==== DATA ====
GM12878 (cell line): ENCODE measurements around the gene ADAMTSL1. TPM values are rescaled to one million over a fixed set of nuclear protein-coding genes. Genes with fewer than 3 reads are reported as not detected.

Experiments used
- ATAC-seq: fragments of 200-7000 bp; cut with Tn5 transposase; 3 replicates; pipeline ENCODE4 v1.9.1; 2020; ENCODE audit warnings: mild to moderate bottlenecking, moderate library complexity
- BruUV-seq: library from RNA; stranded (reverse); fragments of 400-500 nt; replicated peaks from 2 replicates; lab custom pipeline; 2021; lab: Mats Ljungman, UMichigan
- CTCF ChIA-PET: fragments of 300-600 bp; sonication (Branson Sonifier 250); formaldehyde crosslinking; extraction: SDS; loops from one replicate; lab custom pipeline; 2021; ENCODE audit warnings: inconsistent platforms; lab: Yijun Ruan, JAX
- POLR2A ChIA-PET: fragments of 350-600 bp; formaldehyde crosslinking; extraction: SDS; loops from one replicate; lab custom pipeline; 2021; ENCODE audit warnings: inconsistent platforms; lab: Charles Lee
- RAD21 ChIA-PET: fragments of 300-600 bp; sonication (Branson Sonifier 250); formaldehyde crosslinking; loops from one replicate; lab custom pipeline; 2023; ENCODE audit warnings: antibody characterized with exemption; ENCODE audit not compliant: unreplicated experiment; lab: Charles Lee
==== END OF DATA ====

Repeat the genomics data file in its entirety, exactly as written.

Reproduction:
GM12878 (cell line): ENCODE measurements around the gene ADAMTSL1. TPM values are rescaled to one million over a fixed set of nuclear protein-coding genes. Genes with fewer than 3 reads are reported as not detected.

Experiments used
- ATAC-seq: fragments of 200-7000 bp; cut with Tn5 transposase; 3 replicates; pipeline ENCODE4 v1.9.1; 2020; ENCODE audit warnings: mild to moderate bottlenecking, moderate library complexity
- BruUV-seq: library from RNA; stranded (reverse); fragments of 400-500 nt; replicated peaks from 2 replicates; lab custom pipeline; 2021; lab: Mats Ljungman, UMichigan
- CTCF ChIA-PET: fragments of 300-600 bp; sonication (Branson Sonifier 250); formaldehyde crosslinking; extraction: SDS; loops from one replicate; lab custom pipeline; 2021; ENCODE audit warnings: inconsistent platforms; lab: Yijun Ruan, JAX
- POLR2A ChIA-PET: fragments of 350-600 bp; formaldehyde crosslinking; extraction: SDS; loops from one replicate; lab custom pipeline; 2021; ENCODE audit warnings: inconsistent platforms; lab: Charles Lee
- RAD21 ChIA-PET: fragments of 300-600 bp; sonication (Branson Sonifier 250); formaldehyde crosslinking; loops from one replicate; lab custom pipeline; 2023; ENCODE audit warnings: antibody characterized with exemption; ENCODE audit not compliant: unreplicated experiment; lab: Charles Lee